I'm not saying you can't run into problems with a ticket purchased from the airline, but when you do, you don't have to go through a third party to solve the problem.
clevelandbrown is offline  
Mar 28th, 2005, 08:05 AM
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My travelocity ticket had a too short connection, like just under one hour, and since I was changing carriers, AA said I couldn`t do it that way, that I needed at least an hour. It would have worked out if I had had carry on luggage only. AA changed my ticket on Delta after calling them, to a later flight. (I was at the airport)) So I arrived later than I should have, and my sister didn`t know what had happened to me. Those sites do charge a fee. When I got back, I did call travelocity, and they basically said it was my fault. I followed one of their iteneraries though.
pat is offline  
Mar 28th, 2005, 09:04 AM
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I think since I have gone from full-service travel agents taking care of everything to being my own travel agent I have learned one thing from the school of hard knocks. It is up to me to read the fine print.

I used to take it for granted that my travel agent would know that the ticket price did not include taxes and service fees or that the connection would be too short. Now that I book my own I have learned to take the time to search all the sites I can think of, compare them, read the fine print and then cross my fingers before I poke in the credit card numbers.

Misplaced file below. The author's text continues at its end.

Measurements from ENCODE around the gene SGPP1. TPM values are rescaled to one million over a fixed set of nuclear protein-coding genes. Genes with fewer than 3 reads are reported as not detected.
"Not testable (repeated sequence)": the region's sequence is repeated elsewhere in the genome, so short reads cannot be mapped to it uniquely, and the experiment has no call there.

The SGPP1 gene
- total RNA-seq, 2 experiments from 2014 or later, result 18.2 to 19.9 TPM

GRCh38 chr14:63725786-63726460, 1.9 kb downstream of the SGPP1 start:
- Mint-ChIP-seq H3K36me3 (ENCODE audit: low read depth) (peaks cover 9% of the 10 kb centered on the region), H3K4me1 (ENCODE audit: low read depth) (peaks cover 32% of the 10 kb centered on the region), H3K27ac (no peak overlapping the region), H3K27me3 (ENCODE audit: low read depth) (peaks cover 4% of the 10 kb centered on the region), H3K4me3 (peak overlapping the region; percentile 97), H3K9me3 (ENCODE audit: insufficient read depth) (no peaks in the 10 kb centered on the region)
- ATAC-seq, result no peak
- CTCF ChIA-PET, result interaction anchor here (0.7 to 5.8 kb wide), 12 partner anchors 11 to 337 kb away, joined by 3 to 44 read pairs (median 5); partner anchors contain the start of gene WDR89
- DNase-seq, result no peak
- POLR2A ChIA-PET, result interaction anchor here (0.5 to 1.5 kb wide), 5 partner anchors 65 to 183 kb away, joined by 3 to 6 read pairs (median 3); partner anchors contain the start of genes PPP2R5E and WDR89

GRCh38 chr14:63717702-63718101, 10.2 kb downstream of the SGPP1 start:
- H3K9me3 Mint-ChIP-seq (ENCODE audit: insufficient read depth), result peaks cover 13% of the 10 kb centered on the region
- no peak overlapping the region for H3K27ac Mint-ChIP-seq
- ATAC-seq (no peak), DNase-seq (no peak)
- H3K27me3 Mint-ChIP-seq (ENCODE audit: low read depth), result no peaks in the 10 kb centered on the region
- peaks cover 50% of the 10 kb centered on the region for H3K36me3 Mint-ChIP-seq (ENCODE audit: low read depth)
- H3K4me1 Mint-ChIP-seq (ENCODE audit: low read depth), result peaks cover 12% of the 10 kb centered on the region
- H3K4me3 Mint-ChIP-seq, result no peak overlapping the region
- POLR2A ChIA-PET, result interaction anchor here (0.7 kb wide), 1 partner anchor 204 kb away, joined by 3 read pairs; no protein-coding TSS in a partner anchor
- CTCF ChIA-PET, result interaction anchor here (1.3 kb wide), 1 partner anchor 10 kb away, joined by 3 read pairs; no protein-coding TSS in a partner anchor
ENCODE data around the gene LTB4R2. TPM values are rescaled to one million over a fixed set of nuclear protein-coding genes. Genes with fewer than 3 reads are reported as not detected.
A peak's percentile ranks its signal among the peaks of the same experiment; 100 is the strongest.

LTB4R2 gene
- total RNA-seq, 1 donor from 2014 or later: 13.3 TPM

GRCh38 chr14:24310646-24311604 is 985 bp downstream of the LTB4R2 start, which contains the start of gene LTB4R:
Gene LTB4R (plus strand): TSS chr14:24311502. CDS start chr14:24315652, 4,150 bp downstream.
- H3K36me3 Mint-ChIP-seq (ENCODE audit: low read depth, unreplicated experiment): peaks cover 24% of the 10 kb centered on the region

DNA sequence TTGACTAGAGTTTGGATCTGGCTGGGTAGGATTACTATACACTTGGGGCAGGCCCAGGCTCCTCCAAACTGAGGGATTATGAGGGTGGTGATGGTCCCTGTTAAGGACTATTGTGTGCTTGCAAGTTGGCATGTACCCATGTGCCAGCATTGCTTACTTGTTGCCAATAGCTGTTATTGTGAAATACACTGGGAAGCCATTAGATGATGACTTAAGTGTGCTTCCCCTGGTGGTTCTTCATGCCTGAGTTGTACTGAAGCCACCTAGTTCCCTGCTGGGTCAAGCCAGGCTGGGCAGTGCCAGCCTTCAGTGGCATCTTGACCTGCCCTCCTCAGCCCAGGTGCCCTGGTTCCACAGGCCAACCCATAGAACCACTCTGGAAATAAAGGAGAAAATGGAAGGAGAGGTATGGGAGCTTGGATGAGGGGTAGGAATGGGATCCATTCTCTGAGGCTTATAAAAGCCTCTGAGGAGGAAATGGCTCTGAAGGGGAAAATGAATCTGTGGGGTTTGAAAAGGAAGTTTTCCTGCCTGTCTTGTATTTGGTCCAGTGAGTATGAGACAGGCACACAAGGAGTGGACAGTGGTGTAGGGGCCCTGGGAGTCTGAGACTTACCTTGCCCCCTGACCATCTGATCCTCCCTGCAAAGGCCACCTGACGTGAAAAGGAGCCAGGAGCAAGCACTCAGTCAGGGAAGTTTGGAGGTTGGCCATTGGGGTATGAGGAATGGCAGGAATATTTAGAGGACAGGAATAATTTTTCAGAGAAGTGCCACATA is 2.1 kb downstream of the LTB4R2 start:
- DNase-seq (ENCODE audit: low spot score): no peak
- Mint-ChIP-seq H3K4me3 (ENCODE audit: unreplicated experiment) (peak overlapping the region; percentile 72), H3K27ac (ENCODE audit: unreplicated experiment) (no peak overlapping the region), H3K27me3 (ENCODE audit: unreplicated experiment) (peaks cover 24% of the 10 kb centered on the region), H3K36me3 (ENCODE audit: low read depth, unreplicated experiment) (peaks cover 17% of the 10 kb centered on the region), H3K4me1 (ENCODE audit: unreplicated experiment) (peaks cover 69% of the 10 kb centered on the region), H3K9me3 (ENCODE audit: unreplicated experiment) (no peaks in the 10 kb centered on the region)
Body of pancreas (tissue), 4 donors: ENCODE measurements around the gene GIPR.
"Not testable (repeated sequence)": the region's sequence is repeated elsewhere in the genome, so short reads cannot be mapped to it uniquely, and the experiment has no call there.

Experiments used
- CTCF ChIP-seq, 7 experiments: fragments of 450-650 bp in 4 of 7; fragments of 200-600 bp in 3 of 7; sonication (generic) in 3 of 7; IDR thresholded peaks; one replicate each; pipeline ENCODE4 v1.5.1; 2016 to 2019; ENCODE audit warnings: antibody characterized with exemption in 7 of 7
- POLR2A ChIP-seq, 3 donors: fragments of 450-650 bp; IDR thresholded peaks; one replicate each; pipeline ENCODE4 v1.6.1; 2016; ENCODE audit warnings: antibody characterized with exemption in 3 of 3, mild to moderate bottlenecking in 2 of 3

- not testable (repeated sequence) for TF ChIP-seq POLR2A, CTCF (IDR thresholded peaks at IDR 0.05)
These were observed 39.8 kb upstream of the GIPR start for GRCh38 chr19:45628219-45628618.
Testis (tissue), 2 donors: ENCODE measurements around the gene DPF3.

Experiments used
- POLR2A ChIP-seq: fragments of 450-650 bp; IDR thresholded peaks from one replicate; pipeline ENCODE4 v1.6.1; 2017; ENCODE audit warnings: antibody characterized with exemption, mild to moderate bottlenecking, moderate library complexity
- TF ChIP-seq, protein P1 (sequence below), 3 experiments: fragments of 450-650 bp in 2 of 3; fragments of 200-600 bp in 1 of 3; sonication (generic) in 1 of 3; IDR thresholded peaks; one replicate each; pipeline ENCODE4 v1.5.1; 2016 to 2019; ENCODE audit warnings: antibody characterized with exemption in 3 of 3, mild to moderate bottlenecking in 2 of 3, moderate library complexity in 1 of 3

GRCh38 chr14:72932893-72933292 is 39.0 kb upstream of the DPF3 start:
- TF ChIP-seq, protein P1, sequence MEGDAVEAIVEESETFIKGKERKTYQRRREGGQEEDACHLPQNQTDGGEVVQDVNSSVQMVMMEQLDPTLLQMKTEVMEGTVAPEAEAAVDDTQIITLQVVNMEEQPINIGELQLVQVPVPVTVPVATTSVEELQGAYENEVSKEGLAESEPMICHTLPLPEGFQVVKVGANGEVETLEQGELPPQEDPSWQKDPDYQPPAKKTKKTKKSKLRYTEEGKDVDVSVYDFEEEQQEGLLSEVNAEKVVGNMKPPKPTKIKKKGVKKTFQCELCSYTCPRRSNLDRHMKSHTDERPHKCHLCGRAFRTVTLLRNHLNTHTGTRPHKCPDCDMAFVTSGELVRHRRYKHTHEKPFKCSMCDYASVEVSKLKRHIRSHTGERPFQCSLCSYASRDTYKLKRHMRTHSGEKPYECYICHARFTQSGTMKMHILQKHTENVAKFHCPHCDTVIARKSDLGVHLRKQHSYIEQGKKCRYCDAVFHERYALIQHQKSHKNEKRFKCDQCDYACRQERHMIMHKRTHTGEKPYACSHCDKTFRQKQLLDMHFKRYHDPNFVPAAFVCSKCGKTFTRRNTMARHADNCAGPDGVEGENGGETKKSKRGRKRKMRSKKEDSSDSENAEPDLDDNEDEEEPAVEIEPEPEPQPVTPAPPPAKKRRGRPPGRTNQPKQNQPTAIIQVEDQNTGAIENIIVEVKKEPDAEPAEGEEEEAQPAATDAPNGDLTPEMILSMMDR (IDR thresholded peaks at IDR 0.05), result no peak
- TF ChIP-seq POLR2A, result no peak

I saw an article in Budget Travel recently that Expedia was gigging people for more taxes than they were paying out to the tax man. The city of LA had a large suit against all the sites that they weren't passing the collected taxes on to them. I think some full-service travel agency would have a lot of success advertising that they will worry about all this, find you the lowest fare, and only charge you a small amount for the trouble. Maybe I'm dreaming. Until then :buyer beware".
AisleSeat is offline  
Mar 28th, 2005, 09:13 AM
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It would also be well to see this from the point of view of the sites and the airlines.

The airlines love offloading their reservation activity to third-party sites, because it saves them BIG money in wages, benefits, and overhead.

The sites love it because it gets their finger in the pie.

But the first thing the airlines noticed when the sites were tacking on fees and they weren't was that people would use the sites to find availability and then call the airline to make the reservation, thereby avoiding the fee.

So the airlines are gradually wising up to the economic realities of this brave new world, and tacking on fees of their own so that calling them will be less desirable.

The sites like this arrangement, too, since it removes the incentive to go around them.

The airlines and booking sites get the uranium mine; the consumer gets the shaft.
Robespierre is offline  
Mar 28th, 2005, 09:28 AM
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There are also often frequent flyer mileage bonuses for booking directly with the airline's website
elaine is offline